In which we gain control of our laser!
We will be controlling our laser via the mouse, and so we want to know where the mouse-pointer is. For this we turn to Panda3D’s set of “watchers”, objects that keep track of certain inputs, the mouse included. And once again, it provides easy access to the mouse-watcher via a variable stored in the ShowBase object, called “mouseWatcherNode”.
So, we get the mouse-position like this:
Next, we want to find out what 3D point our 2D mouse-coordinate corresponds with. Now, a 2D point on an image corresponds not to a single 3D point, but to a line travelling “into” the image. What we want, then, is the point on that line that happens to be at floor-height.
So, first we’ll figure out what that line is by getting a corresponding point on the near-plane of the “camera”, and one on the far-plane of it, by having the camera’s lens calculate them for us.
Then, since we’re playing on a flat, horizontal level, we can make use of a neat convenience function that Panda provides: its “Plane” class can determine where a line, defined by two points, intersects it. That will give us our 3D point.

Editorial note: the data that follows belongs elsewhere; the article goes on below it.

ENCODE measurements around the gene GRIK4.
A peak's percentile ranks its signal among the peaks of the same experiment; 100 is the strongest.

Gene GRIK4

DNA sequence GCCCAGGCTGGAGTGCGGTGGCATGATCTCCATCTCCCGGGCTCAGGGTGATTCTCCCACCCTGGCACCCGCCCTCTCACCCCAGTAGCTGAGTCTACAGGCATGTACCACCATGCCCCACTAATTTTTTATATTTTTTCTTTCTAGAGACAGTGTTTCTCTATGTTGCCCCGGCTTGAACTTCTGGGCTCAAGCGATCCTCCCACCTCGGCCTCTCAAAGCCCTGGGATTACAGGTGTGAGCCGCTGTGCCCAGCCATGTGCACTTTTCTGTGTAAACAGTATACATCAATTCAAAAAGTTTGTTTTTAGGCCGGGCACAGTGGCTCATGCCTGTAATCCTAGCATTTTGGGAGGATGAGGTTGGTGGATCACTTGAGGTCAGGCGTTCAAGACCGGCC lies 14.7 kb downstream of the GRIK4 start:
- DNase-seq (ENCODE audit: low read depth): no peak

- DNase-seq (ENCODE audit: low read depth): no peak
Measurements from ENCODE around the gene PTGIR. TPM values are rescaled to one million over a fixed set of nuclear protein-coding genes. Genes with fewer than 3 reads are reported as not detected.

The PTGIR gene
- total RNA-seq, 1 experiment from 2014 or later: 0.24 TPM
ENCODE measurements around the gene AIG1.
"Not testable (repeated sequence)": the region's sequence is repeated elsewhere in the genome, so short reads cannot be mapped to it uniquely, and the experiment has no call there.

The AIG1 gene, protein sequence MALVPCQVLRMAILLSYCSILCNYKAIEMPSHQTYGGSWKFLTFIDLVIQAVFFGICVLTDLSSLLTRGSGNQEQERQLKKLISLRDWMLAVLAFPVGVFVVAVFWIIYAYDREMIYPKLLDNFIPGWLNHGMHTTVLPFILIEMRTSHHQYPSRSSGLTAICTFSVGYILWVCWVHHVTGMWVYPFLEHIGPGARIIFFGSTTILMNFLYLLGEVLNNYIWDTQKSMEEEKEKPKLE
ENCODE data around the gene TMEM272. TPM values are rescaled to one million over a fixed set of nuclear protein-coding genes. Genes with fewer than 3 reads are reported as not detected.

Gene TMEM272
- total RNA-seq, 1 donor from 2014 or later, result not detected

(Panda3D distinguishes “points” from “vectors”–a matter on which I disagree with whoever made that distinction in the engine. For the most part the “Point” class can be used or ignored as you prefer. However, note that there are a few cases in which Panda will insist on having a “point”, not a “vector” (or vice versa), such as in the code above.)
Finally, now that we have the point that we want, we can use it to direct our ray and orient our character.
To do so, we construct a vector from the player’s position to the point, and take just the horizontal part of it, since we’re not interested in any difference in z-position. From this, we find the angle that it makes with the positive y-axis–this is the angle at which to face our player-character. (This is much like what we did with the “WalkingEnemy”, except that instead of using the vector between the player and the enemy, we’re using the vector between the 3D mouse-point and the player.) Then we set the ray’s origin to the player’s position, and its direction to our vector.
And finally, we store our mouse-pos in “lastMousePos”.
Of course, it’s not fair that the walking enemy can be hit by both us and the traps, but can’t do anything itself. So let’s give it the ability to attack, too…